Human ecology

The connections of the knowledge base have developed to the point where I can start discussing major topics somewhat intelligently. The first of these I discuss is human ecology, or the relationship of peoples to the natural environment.

One approach to this is historical, considering the development of human society from antiquity and classical and medieval times through modern history, the effects of the industrial revolution from the 17th century, and the development of environmentalism as a political and social movement.  When I was in Elementary school in the late 1960s, concern with the environment, pollution, and so forth was just starting to gain widespread public attention, and I have watched the environmental movement develop in various ways, not all of them good.

A comparison of Modern American society with those of other peoples who still lack the conveniences many of us take for granted may also be instructive. It is no longer possible for modern city dwellers to live off the land as, for instance, the American Indian peoples did. A knowledge of different kinds of societies reinforces this view.

There are different religious viewpoints possible. The idea that God created the world and that we are responsible to Him for our dominion or stewardship over it, and that we should therefore not squander the bounties of nature or befoul our own nest (or those of our neighbors) is likely to produce a beneficial attitude.  Given the corruptibility of human nature, I personally doubt that political or legal remedies for environmental problems will be efficient. There are real and powerful economic forces at work that shape our response to and interaction with the environment.  There are many whose zeal in environmental causes is not well paired with knowledge.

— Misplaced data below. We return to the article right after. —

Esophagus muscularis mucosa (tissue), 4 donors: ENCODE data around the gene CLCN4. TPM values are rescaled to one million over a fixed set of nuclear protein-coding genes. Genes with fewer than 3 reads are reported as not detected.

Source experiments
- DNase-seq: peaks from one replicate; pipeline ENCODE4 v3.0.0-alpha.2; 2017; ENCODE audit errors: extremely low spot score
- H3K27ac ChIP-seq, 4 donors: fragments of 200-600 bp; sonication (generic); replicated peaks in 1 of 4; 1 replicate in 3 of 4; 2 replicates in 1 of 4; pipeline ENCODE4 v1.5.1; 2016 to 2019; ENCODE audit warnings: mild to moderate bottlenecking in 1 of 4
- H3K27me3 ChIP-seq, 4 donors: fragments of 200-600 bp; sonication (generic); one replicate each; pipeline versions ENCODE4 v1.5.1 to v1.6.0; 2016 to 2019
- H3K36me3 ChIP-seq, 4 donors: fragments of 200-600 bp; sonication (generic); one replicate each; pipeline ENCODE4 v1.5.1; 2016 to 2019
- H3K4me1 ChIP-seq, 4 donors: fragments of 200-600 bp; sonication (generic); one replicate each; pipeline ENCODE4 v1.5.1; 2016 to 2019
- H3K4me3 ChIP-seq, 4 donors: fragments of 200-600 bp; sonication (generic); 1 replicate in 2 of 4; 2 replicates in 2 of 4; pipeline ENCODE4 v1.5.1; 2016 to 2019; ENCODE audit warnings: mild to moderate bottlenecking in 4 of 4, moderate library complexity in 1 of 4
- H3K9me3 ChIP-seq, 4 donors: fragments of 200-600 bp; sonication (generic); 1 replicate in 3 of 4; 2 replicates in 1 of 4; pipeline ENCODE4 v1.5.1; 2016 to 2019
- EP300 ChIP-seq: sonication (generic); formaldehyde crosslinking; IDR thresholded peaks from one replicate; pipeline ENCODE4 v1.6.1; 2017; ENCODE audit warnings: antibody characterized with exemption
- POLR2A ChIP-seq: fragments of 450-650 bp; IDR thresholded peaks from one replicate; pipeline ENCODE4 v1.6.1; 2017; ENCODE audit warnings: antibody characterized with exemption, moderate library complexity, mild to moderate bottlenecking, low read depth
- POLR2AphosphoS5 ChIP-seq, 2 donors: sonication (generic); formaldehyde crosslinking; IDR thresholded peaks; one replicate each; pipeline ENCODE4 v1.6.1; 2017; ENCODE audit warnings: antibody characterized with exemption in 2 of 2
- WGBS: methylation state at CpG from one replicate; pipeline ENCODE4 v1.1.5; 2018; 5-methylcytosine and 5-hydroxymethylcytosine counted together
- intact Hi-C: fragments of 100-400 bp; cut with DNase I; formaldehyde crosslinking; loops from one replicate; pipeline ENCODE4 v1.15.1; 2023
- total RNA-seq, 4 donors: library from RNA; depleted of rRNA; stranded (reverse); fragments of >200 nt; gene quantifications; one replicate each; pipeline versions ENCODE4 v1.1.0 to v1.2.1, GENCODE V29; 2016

The habits and customs of millions of people are difficult to change, and there are many technical and engineering problems that need to be addressed before proposed solutions can be adopted.  We are too dependent on modern techniques of transportation, food preparation, and agriculture to live the way that stone age tribesmen did, nor would most of us want to.

A more detail examination of the geographical problems (which vary from region to region), and the effects of human population and the workings of society is also society.

I am not personally impressed by celebrities or public figures who speak without knowledge of the facts or whose approaches are so partisan that they ignore the concerns of those who disagree with them.  The realities of human psychology and physiology also need to be addressed.

It should go without saying that those who are concerned with the relationship of people to their environment should be well informed about biology and earth science, as well as the principles of chemistry and physics that underlie them.

Concern with the environment is a good thing. But if you are going to get involved, be wise about it. Be sapient.

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